My name is Clàudia with an accent on the “a”

Hello! my name is Clàudia Esplugas Masvidal, and I am an (intending) anthropology senior here at the University of Washington, all along with a minor in DXARTS, as well as  GWSS. If I were to clarify a couple of things to better explain the so necessary context that surrounds my persona, I would say that:

1) My name is Clàudia with an open accent on the “a” as my parent’s little form of Catalan resilience: I was born in Barcelona, Catalonia, where for a long time we were not allowed to speak our fist language (Catalan). As language was re-incorporated in the academic curriculum when my parents were young, they found it very important to give me that accent as a variation of the Spanish/Latin version (which has no accent.) As a child I wouldn’t really understand such need, but nowadays with our Catalan parliament shut down by a coup from the Spanish government because of our independence referendum, I find it more important than ever.


2)  I say “intending” because I have traveled a long road cruising this unexpected world of the undergraduate, with “ups and downs” if we look at my strictly academic record, but ultimately happy to say that I have explored the multiple intersections of those areas of study that I was always passionate about, and that altogether with my finished and in-progress projects and research, by the time I graduate this June I will definitely, most surely know where my passion, skills and values meet, and what activities I should keep on doing so I lead a fulfilling and happy live in this midst of capitalistic-induced climate change-era we have been born to.

Those activities and skills are: Writing poetry, short fiction, investigative journalism, documentary, photo journalism,  reading anthropology, contemporary ethnography, social activism, de-colonization, researching what sovereignty means in all its faces, non-violence, civil-disobedience, singing and performing contemporary arts, experimental art film.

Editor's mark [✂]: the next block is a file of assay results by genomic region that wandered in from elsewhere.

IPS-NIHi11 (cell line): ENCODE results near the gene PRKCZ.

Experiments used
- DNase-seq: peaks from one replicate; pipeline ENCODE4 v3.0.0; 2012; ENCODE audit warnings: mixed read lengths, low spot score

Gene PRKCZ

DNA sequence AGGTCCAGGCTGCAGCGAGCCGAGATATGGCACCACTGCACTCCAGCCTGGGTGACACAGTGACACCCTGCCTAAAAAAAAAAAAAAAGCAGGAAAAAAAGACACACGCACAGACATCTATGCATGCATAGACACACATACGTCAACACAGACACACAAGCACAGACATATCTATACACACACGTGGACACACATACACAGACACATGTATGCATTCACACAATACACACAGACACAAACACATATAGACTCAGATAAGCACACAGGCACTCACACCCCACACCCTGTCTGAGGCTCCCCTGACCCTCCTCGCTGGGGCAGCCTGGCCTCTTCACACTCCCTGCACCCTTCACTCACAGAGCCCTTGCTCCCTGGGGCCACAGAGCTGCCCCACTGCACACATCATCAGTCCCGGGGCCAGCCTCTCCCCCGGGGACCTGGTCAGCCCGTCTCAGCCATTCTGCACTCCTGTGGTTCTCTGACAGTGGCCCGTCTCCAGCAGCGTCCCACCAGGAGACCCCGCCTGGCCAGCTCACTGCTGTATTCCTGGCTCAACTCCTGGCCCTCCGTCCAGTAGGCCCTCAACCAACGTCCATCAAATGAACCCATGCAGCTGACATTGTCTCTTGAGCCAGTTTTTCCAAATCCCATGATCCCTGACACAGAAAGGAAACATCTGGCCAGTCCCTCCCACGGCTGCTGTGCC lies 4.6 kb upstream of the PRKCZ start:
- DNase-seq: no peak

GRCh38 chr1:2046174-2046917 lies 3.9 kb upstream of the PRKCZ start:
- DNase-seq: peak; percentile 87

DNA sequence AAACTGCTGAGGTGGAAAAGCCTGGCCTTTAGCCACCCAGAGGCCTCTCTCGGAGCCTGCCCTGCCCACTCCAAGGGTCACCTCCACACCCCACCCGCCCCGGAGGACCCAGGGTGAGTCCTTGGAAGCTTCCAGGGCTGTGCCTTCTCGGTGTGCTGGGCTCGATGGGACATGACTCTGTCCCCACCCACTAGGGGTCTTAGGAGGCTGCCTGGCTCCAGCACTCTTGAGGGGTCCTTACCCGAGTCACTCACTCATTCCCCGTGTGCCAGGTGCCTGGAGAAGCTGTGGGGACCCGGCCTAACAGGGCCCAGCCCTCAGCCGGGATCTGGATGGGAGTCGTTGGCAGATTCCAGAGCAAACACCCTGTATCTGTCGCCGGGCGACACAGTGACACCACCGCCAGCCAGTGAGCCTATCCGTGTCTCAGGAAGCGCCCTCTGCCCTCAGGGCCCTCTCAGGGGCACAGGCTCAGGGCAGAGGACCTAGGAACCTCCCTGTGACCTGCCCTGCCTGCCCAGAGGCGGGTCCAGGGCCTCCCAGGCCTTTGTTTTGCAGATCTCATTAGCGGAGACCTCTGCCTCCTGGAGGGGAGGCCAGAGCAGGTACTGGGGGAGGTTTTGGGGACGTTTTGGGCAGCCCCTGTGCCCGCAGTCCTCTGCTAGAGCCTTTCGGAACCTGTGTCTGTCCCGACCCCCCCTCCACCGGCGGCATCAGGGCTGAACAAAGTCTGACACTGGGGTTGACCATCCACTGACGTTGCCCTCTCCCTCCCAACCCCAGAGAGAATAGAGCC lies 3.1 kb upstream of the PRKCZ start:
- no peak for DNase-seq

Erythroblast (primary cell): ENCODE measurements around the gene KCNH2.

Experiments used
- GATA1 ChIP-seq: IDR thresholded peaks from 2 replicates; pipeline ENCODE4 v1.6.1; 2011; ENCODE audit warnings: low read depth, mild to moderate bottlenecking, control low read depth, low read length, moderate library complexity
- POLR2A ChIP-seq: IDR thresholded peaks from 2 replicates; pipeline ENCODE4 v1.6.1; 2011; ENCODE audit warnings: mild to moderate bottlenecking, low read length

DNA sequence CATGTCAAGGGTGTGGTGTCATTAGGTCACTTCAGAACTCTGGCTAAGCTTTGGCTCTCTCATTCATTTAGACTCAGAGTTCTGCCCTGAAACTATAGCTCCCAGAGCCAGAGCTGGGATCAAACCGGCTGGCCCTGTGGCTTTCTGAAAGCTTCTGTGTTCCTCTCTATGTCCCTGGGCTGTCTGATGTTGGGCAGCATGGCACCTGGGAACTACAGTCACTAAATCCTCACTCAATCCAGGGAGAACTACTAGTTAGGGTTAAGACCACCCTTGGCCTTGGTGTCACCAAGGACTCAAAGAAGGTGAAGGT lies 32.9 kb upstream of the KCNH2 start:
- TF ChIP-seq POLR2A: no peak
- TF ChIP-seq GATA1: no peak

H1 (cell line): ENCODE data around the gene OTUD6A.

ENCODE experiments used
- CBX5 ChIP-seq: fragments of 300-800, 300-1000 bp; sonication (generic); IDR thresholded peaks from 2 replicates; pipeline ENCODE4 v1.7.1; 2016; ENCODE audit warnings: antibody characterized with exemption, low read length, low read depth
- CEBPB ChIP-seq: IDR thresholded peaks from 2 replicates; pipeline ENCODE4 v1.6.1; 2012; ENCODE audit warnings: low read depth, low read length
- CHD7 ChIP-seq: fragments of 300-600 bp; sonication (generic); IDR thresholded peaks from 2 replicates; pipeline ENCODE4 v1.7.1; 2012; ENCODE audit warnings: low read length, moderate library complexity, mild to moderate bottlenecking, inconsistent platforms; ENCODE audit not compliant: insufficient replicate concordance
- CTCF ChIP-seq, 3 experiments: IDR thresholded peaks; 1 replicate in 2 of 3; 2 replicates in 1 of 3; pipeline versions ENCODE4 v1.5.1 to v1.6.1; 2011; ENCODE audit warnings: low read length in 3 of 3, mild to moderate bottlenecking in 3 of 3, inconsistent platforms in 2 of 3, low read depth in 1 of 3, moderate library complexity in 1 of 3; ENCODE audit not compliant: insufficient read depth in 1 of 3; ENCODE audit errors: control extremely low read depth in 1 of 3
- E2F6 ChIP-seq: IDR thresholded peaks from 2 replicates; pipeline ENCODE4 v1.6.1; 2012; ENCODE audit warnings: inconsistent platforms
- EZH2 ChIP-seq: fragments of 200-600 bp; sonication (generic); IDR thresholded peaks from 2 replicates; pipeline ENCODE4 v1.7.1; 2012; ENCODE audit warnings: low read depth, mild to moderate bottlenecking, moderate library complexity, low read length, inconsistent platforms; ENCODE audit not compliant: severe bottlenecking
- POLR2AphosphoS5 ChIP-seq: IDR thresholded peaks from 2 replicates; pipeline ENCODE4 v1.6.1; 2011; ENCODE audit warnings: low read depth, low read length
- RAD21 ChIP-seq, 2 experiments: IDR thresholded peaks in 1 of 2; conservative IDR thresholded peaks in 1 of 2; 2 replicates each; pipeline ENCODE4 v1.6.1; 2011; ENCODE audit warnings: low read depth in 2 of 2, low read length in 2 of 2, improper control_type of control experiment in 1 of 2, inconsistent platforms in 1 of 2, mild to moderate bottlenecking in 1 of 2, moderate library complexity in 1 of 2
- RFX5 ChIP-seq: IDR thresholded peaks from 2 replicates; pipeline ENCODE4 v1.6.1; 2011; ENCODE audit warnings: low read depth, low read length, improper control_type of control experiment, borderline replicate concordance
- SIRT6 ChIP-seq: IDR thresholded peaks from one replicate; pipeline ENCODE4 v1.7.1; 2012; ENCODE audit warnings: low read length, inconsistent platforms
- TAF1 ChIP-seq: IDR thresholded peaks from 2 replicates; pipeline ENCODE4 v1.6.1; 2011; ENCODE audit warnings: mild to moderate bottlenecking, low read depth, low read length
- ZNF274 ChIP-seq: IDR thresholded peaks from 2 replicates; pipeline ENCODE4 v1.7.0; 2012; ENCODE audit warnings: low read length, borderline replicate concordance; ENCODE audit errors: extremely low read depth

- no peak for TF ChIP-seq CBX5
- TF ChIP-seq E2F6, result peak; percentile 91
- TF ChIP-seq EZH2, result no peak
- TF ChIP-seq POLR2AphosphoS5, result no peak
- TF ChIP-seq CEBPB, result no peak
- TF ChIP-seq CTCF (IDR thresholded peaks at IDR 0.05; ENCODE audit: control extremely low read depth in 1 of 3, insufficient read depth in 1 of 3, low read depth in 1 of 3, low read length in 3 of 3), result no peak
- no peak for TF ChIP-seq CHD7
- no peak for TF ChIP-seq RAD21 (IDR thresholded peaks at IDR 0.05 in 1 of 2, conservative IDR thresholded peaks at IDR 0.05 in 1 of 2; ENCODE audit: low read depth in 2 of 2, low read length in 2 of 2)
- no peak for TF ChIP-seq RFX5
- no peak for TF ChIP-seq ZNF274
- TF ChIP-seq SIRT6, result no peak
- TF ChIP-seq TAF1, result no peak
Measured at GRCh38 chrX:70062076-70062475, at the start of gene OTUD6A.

On 2016 I transferred to this university thanks to the student disability resources at Bellevue College , The Daily and started following Standing Rock and interviewing AIS faculty and students to understand Settler Colonialism resilience locally as well: Catalonia was about to hold a referendum and I needed to see different forms of resilience to take with me. My favorite anthropology classes were with professor  Radhika Govindrajan, never had I seen what contemporary ethnography and anthropology of decolonization look like, and how I can apply them to myself as an individual.

In 2017 I started experiencing what it means to work and study full-time while having a learning  disability in this country. I worked as a legal assistant and Spanish interpreter for an

Immigration Law office downtown Seattle, and I saw with my own eyes the devastating affects of the Trump administration on refugee families being detained at the Tacoma center: I saw how justice is a bureaucratic system invented by the same ones who incarcerate you and who release you by finding loops and wholes, which you can fill with money and your own blood. I feel very identified with Valeria Luiselli’s book Tell Me How it Ends: An Essay in Forty Questions, and would like to write down my experiences as well before I forget them.


I tried to keep up with the research project lead by professor Walter Andrews, the Svoboda Diaries Project where historical transcription and technology meet, and I started a small documentary mentored by Holly Barker, where I followed Pacific Islander students and their events as The Burke museum explores what it means to decolonize its structure and give back materials to their communities so they can use them for their events. It’s still on editing process.


Over the course of this summer, while also working, I have explored my voice, contemporary dance and visual poetry through a video collaboration with several artists, which we showed on our first art show on Capitol Hill early this month, and which I will keep on developing as I present it in future festivals if possible. It has been liberating to find creativity to be the most healing way of living, and as I focus on graduate school and other life adventures, it must keep on being explored.